And for Louie Zamperini. And for our veterans. And any WWII casualties. But especially Laura Hillenbrand. Writing Unbroken had to have been an enormous undertaking, so props to her for doing it, because the end result was amazing. Ah, getting ahead of myself, but I finished book #27 of the year, and it was obviously Unbroken by Laura Hillenbrand.
I’m kind of operating under the assumption that everyone has read this (some probably a while ago, it was published in 2010) and/or has seen the recent movie adaptation from this past year. I haven’t seen the movie but I want to now, if only to relive this incredible, heart-wrenching, unbelievable story.
I’ll humor myself though and pretend like someone out there hasn’t read/seen/heard about this story. It’s a (gripping) historical non-fiction account of the life of Louis Zamperini: a running prodigy who almost surely would have broken the 4-minute-mile, who enlisted for WWII, quit, then got drafted, only to be involved in a fatal-for-some plane crash, where he starved but survived for 40+ days floating on a raft in the Pacific, until he was captured by the Japanese and shuffled through Prisoner of War camps, brutally beaten, tortured, and constantly starved until the war ended in 1945.
That is a real, factual, historically accurate life. All of that actually happened to a real person, less than a century ago. The entire story is such a stranger-than-fiction scenario. I’ve already overused the word “unbelievable” and its synonyms, but the story of this man’s life really cannot be described in any other way. Calling his life “stranger than fiction” sounds flippant, but someone would be hard pressed to make a story like Louie’s up, I think.
I’m thankful for having a private space in which to read most of this book, too, because my facial expressions had to be borderline terrifying. The entire book was so intense, but also filled with such descriptive, gruesome details that probably just scratched the surface of what the POWs experienced at the hands of those running the camps. There were also vivid details of their daily living conditions, and the common (horrifying) diseases (and symptoms) that many faced.
Even before Louie went to war, the race descriptions were incredible to read. I’m not exaggerating when I say that my heart pounded as I read the race details. Which brings me back to my main point, which is “Go Hillenbrand.” Granted, I haven’t read many books incorporating running or races, but I have a hard time believing my heart rate would increase the way it did during Unbroken.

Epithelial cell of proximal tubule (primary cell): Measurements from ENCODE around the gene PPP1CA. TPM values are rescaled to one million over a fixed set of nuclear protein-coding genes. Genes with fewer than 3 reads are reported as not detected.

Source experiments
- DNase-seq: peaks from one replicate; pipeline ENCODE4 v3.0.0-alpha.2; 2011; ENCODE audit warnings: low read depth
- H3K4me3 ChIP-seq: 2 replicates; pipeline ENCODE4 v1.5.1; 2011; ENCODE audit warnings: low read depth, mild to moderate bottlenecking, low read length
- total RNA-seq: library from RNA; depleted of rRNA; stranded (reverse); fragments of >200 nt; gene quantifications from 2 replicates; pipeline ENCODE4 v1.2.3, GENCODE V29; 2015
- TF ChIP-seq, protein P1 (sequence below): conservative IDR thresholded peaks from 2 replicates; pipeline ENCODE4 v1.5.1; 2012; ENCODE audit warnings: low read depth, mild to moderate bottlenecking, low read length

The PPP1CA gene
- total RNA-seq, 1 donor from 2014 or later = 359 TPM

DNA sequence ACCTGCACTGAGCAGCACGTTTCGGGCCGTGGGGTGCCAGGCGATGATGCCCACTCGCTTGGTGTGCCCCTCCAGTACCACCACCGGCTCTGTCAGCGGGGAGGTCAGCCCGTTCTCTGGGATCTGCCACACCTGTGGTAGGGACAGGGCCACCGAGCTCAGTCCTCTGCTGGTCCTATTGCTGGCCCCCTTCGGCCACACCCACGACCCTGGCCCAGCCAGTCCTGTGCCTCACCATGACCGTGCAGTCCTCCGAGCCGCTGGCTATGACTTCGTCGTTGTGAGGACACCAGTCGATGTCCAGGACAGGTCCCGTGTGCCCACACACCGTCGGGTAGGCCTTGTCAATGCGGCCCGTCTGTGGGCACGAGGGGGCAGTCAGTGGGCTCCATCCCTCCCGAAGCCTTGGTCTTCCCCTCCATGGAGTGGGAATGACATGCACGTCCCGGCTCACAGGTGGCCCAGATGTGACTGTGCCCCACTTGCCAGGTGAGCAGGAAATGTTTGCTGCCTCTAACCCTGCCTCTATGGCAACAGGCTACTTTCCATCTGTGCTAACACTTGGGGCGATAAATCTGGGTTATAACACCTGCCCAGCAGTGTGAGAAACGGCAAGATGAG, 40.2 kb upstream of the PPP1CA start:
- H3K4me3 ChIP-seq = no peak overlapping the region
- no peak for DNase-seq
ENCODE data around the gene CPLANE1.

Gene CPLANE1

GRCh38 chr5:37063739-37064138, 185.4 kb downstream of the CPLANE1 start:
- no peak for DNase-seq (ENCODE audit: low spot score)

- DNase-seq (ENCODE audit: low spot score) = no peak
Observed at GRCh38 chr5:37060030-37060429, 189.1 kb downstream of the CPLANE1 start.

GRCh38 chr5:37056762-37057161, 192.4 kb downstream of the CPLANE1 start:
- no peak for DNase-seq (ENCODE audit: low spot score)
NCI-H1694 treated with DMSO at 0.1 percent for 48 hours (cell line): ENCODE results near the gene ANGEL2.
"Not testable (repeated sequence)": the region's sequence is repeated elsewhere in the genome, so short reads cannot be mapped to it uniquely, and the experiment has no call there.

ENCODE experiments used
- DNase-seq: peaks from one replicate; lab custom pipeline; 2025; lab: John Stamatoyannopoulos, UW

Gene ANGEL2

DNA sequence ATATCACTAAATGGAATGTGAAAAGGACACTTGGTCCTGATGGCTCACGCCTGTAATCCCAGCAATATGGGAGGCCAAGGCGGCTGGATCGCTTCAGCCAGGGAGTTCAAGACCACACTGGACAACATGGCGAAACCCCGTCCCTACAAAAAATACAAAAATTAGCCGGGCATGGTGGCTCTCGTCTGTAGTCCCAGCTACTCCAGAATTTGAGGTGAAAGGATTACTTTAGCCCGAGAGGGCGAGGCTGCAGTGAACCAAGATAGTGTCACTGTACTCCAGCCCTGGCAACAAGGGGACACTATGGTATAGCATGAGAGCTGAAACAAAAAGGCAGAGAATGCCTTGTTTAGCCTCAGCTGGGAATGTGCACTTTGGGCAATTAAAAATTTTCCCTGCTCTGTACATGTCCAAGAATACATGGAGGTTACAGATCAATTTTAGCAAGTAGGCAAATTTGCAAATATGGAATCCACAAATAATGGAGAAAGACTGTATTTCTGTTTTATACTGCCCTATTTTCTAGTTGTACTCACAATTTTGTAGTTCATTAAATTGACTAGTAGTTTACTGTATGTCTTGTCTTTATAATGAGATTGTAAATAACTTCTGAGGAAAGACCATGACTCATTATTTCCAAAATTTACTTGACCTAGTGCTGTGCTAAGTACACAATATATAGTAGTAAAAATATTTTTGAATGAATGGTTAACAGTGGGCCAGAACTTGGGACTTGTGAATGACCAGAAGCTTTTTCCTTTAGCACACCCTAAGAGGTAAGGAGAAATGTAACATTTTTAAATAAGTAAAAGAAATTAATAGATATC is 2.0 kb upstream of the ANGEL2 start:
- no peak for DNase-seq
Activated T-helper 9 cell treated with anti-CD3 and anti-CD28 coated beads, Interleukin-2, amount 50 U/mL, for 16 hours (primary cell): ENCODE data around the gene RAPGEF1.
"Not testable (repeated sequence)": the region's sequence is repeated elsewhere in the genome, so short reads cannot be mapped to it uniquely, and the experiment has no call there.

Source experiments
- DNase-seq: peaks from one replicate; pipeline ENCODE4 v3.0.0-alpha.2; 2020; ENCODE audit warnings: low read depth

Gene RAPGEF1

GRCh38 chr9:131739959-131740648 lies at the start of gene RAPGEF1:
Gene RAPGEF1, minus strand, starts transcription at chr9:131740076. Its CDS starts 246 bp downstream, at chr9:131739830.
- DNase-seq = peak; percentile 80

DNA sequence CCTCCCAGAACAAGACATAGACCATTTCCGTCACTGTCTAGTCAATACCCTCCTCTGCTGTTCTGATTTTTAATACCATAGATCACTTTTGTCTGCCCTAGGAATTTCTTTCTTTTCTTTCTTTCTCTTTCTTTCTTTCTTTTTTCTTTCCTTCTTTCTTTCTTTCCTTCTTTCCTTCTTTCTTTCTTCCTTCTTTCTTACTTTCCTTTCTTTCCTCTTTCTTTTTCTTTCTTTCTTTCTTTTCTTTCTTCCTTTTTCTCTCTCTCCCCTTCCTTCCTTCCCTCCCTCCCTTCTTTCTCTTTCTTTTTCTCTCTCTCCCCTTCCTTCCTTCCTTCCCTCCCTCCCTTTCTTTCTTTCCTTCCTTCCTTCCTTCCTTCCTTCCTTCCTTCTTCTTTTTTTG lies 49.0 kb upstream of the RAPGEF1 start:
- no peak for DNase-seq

All of this is actually kind of beside the point of my main takeaway from this story, which is mostly the tragedy, the unfairness, the pointlessness of war, and the unfortunate fact that we generally have to suffer immensely before we can truly appreciate life and freedom.
First, the thought about war. What makes this story so heavy and heart-wrenching is the wasted potential not only of Zamperini, but of every single POW in Japan during the war, whether they were mentioned by name in this book or listed as a staggering statistic. As Hillenbrand describes in the epilogue, that war did not end in 1945 for any POW, instead raging on for the majority of their never-the-same lives. But it was all so pointless, which adds to the heaviness and the tragedy.
The second thing, about the suffering: my big complaint for today was that I was running late to work because my garage door opener hasn’t been working lately, so I had to take the extra time to shut it manually. That’s it. I will never experience even the tiniest fraction of anything that Zamperini has endured.
Even before he was a soldier, there’s an anecdote about a race where his opposing teammates surround him and stab his feet and shins with their track spikes. That’s probably the least severe thing to happen to him in this book, and I’m most likely (for sure) never going to have to worry about that, or suffer through that, or even remotely experience what the feels like. And that’s not even to mention suffering through a violent plane crash, witnessing death almost daily, starving for basically three years straight, or being mentally demeaned and made to feel less than human every single day.
But hey. My garage door opener wouldn’t work, and I had to drive a little bit faster to get to work on time.
In the closing chapters and epilogue of Unbroken, Hillenbrand runs through the less turbulent, happier final decades of Zamperini’s life, and I found all of that to be equally as incredible as the rest of his story. He endured so much, survived, and went on to thrive and use his experiences to help others learn and grow.
And who knows, maybe Zamperini would have had an equally positive impact if he never went to war, stuck around and set running records left and right until retirement. But somehow, because I think this is ironically how it always goes, I don’t think it would have been the same.
I’ve been rambling, but everyone should read this book immediately, if you haven’t already. It’s intense, unbelievable, suspenseful, inspiring, sometimes hard to read, emotional. One second I’d be laughing at some rare, dark humor, the next I’d be nauseous, and by the end of the page I’d be bawling.
I’m not kidding, I cried upwards of ten times while reading this, so I can’t stress that don’t-read-it-in-public point enough. ◊
On Kwajalein, Louie and Phil learned a dark truth known to the doomed in Hitler’s death camps, the slaves of the American South, and a hundred other generations of betrayed people. Dignity is as essential to human life as water, food, and oxygen. The stubborn retention of it, even in the face of extreme physical hardship, can hold a man’s soul in his body long past the point at which the body should have surrendered it.”
– page 183